In order to improve its efforts, a health and safety committee will want to have some measure of its past performance. In this way, weak areas can be strengthened and strong areas maintained. Although an improved health and safety record might be considered the most important measure, the question is not necessarily an easy one to answer. Having clearly defined its purpose and identified specific duties, the committee can audit its work against the following parameters.
Health and safety legislation generally requires posting the names of the JHSC members. It is always a good practice to do so. If the workers do not know who their health and safety committee members are, it is difficult to communicate their OH&S concerns effectively. To meet his/her responsibilities, a committee member must communicate with the workers in his area on health and safety matters. Each member should take the initiative in making himself/herself known. This can be done by posting health and safety committee members' names and departments on notice boards. New workers can learn who the committee members are during their health and safety orientation training or when the committee member reports at union and management meetings.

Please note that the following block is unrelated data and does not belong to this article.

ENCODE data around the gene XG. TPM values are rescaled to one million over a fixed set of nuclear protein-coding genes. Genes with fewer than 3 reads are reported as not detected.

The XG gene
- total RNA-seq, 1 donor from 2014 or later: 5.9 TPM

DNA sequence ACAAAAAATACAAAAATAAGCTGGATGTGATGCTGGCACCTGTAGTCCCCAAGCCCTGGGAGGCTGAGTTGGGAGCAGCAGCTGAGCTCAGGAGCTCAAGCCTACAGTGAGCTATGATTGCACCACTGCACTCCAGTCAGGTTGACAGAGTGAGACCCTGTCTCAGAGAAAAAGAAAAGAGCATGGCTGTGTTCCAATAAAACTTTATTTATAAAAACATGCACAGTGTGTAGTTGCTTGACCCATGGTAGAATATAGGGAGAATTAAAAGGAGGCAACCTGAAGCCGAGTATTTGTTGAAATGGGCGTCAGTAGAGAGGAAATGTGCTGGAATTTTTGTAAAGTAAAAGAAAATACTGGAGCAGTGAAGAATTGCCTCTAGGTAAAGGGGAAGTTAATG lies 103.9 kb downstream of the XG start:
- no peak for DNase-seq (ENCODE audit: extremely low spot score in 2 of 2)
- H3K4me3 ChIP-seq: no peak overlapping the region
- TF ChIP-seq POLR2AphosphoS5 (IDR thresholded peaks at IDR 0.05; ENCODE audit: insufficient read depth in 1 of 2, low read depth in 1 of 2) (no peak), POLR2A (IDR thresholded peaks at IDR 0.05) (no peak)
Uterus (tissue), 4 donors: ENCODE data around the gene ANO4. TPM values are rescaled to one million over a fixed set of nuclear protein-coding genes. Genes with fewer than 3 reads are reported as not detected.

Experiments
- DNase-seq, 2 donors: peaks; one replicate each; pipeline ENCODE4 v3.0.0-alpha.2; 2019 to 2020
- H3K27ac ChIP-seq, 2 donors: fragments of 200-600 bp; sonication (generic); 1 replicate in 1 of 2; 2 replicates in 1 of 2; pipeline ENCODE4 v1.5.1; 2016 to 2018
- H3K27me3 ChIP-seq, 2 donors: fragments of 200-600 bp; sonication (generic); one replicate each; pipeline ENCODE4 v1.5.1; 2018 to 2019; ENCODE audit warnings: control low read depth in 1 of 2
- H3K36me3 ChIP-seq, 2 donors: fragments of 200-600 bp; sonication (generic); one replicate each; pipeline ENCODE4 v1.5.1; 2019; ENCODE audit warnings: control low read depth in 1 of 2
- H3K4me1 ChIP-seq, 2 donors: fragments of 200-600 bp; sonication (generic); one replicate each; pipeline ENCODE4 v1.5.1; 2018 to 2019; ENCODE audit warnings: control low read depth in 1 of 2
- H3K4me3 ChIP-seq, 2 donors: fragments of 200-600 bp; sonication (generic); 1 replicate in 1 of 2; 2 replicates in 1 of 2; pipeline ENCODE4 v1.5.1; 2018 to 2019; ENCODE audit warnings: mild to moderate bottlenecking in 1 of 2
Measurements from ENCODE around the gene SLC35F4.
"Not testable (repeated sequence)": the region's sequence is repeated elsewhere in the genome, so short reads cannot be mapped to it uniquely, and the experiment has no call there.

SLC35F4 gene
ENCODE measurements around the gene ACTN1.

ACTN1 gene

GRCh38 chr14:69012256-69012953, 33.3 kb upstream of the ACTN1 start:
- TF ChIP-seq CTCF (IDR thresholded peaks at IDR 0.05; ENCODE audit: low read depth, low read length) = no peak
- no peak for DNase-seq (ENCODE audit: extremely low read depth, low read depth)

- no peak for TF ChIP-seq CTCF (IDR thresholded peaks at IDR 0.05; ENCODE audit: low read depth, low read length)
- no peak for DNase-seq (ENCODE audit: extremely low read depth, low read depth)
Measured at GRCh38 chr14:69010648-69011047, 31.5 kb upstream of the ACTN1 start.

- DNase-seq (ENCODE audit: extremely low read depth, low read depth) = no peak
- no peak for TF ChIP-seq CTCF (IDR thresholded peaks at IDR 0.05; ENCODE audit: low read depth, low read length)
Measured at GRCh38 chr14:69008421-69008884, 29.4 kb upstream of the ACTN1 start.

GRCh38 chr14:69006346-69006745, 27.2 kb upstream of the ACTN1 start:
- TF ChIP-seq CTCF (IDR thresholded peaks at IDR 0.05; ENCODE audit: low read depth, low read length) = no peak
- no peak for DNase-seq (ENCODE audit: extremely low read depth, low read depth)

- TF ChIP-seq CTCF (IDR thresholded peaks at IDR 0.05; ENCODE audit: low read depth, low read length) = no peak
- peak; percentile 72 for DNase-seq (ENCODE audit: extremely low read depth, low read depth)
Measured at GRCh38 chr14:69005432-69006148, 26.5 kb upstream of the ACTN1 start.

The joint efforts of all workers are necessary to achieve maximum results from any safety program. Cooperation is enhanced when everyone understands the ground rules. The duties and authority of health and safety committee members should be posted for all to read, and form a part of new employee indoctrination training.
If workers see the committee not performing a useful health and safety function, the committee will have trouble in carrying out its' duties effectively. Feedback from workers may decrease, poor cooperation, and even opposition may be experienced. On the other hand, committees with a positive image are able to function effectively. Not only must the committee carry out its responsibilities as effectively as possible, but it should also consider how these actions are viewed in the minds of the workers. Too often, safety committee failures and setbacks quickly become known, while its accomplishments may go relatively unnoticed. Committee members should communicate solutions as well as problems. Both types of discussions raise safety awareness.
Even though management is represented on the health and safety committee, there may be the perception by other managers that their individual responsibility and authority on safety matters have been taken away, resulting in confrontation, or worse still, abandonment of responsibility. Fortunately, the solution to this problem is relatively simple. Safety committee responsibility and authority should be clearly defined in writing, known to all, and followed by committee members. Managers should recognize that health and safety are legitimate concerns of both labour and management, and joint committees can play an important role in achieving greater worker participation in this vital issue.